On the other hand, areas which should benefit from this aid become even more disadvantaged. As a first impact, through the bankruptcy of small farmers, the poverty rate along with land abandonment would increase to even higher levels. In conclusion, the current re-designation of Less Favored Areas in the new NRDP of Romania would have as an effect the annulment of its very purpose: to avoid agricultural activity abandonment in lower productivity areas of the country.
Local authorities eliminated from the new LFA map are in a complete fog. “I do not have any clear information, but I know that in 2007 and probably now too, at the basis of these decision stand biophysical studies issued by subordinated research institutes from Bucharest. We were not consulted on this matter”, stated a director of the Bacau region Agricultural Department, a disadvantaged area where dozens of villages were excluded from the new LFA map.
One of the mayors of these villages declared that “the ones which made this decision do not know where our commune lies and what agricultural restrains we face”, mentioning that the farmers from his commune (settlement defining several villages) request agricultural subsidies for a total of 1200-1300 hectares. The extra 80 Euro subsidy which the commune received as part of an LFA, and now is deprived of, represents a loss of over 100.000 Euro. “The loss is great for both sectors: crop production and animal farming. Five years ago, before this support, only 20-30% of the agricultural potential was worked, now it is 100%. Without this extra support we don’t know what will the future bring. I don’t know who did the changes and why, but I would be very interested to find out…”, declared another mayor.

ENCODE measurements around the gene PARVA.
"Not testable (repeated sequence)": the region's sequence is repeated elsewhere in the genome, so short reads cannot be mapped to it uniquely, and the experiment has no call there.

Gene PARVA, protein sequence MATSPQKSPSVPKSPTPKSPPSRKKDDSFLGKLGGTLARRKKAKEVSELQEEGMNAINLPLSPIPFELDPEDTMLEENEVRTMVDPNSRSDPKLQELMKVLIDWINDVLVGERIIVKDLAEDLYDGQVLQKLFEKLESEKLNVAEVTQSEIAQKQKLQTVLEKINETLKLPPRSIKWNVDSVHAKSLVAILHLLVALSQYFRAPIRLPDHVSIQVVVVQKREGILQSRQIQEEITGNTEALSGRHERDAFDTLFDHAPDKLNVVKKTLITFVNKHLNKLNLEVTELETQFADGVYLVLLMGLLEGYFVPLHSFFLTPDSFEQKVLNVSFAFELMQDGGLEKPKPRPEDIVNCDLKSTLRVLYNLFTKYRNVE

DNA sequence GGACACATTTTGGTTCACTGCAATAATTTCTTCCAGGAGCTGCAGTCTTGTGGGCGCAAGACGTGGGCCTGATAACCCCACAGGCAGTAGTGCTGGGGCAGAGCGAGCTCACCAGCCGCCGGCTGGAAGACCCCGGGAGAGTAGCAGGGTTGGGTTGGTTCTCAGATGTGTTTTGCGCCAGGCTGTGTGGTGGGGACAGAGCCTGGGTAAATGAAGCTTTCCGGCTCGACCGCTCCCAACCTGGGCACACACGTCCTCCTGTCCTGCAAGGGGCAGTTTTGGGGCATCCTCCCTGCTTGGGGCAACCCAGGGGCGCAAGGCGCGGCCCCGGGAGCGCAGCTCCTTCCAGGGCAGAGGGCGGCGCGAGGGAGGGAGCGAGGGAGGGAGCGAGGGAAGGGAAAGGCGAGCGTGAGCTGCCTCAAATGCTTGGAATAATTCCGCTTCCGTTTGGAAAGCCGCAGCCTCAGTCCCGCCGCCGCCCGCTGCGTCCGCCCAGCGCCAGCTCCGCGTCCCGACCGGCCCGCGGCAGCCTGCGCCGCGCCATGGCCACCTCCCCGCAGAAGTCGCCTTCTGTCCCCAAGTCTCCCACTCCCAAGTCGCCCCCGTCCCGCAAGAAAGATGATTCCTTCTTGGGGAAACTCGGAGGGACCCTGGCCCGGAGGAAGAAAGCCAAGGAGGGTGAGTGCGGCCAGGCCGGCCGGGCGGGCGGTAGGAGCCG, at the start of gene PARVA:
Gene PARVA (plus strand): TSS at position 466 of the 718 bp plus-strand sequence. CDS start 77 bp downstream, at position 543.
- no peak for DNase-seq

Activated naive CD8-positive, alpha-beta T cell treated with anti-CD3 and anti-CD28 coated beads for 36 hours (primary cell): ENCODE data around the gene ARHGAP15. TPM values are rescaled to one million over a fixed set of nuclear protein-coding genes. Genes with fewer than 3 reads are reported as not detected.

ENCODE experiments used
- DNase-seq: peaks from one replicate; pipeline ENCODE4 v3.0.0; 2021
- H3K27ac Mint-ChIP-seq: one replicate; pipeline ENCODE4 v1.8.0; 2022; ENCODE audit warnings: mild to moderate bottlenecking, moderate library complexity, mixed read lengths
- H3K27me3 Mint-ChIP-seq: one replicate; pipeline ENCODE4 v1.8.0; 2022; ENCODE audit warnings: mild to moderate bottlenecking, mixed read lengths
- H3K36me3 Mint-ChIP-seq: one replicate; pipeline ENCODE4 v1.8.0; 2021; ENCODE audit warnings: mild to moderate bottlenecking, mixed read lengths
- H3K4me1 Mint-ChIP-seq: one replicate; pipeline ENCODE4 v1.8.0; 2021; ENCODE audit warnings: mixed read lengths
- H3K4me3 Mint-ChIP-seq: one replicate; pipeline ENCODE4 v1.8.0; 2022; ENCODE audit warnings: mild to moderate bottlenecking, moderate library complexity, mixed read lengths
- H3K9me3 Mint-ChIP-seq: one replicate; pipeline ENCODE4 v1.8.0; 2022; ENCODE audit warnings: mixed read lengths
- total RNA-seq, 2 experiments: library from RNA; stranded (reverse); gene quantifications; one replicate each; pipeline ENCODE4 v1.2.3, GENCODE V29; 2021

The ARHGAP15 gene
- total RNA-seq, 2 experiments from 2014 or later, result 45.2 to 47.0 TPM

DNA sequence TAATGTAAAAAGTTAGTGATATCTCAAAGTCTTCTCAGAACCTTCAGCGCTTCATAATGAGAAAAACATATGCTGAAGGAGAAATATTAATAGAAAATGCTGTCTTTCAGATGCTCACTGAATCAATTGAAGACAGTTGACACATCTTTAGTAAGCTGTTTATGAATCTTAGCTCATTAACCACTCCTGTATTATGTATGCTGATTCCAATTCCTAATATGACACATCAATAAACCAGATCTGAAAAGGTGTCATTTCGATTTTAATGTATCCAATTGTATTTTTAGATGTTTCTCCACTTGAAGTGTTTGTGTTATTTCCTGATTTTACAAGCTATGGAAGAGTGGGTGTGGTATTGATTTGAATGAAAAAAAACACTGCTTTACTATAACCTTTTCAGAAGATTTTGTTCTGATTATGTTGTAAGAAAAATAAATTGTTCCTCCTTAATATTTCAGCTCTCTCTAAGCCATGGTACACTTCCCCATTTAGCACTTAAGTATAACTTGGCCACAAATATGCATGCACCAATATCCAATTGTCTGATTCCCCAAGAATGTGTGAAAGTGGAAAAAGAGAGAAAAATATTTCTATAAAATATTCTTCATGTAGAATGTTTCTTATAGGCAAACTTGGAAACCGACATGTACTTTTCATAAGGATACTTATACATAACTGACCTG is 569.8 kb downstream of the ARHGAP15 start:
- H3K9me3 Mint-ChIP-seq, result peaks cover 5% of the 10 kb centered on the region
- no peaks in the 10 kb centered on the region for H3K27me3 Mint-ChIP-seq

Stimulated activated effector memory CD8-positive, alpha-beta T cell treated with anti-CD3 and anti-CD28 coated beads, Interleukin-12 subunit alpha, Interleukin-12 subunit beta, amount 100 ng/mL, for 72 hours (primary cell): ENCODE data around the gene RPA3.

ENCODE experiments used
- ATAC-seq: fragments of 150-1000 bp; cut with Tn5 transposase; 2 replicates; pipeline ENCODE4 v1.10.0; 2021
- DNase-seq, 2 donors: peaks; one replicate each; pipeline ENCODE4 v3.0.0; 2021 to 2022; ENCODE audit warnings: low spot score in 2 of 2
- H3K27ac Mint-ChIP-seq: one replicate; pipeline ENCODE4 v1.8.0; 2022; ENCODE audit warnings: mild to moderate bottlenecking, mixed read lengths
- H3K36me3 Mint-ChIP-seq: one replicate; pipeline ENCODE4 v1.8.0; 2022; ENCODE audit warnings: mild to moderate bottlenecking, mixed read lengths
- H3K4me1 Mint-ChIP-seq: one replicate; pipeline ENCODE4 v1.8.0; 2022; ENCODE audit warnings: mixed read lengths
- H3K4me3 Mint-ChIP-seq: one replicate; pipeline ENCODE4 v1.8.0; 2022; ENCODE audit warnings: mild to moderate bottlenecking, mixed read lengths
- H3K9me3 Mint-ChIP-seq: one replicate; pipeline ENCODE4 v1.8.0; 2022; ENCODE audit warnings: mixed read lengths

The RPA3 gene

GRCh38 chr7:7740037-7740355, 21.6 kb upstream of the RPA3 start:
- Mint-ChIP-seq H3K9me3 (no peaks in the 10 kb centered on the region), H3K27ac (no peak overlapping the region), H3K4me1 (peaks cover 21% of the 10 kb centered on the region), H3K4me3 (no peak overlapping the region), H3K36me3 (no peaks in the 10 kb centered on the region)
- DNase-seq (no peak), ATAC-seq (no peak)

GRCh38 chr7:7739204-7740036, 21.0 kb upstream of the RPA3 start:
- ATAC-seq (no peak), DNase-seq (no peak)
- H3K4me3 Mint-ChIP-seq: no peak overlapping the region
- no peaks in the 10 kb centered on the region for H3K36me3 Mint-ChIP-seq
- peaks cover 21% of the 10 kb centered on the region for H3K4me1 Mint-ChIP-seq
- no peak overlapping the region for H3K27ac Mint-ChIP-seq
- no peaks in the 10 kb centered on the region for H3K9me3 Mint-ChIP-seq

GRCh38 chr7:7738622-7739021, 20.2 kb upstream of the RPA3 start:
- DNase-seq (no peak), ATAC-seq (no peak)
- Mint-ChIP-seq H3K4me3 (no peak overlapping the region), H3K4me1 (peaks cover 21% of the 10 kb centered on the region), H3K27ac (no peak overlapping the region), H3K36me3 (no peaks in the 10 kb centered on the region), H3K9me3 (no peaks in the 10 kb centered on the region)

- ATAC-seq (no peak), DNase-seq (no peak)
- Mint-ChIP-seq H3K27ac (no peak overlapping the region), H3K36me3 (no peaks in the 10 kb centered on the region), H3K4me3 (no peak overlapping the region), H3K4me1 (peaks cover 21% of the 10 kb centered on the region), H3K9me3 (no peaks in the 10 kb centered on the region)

On a higher level, even national MP’s are confused. Deputy Viorica Marcu, also member of the Agriculture Commission of the Romanian Parliament acknowledges that the decision created “disagreements between mayors and farmers, as LFAs mean higher subsidies and benefits for public and private recipients”. Another Deputy of a disadvantaged area – Dolj, stated that “150.000 citizens of the Dolj county will be excluded of accessing EU funds as they no longer meet the eligibility measures of less-favored areas”…”for example, the Danube valley, where the county holds its best soils is declared as a disadvantaged area, while the North (highlands) is excluded”, pointed out Deputy Petre Petrescu.
Excluding these areas from the newly created “Less Favorable Area” database of the 2014-2020 NRDP, the Romanian Government will no longer be able to take rehabilitating measures in order to re-balance soil acidity, erosion and social-economic factors of exclusion. Most farmers from these areas are old or lack the financial potential. The purpose of allocating 1.6 Million Euros of EU funds is precisely to correct these shortcomings, not to feed the capital accumulation of already giant agroindustrial companies. Peasants, local and national deputies and rural communities all share the same dilemmas: Why did the map radically change and where does it leave them?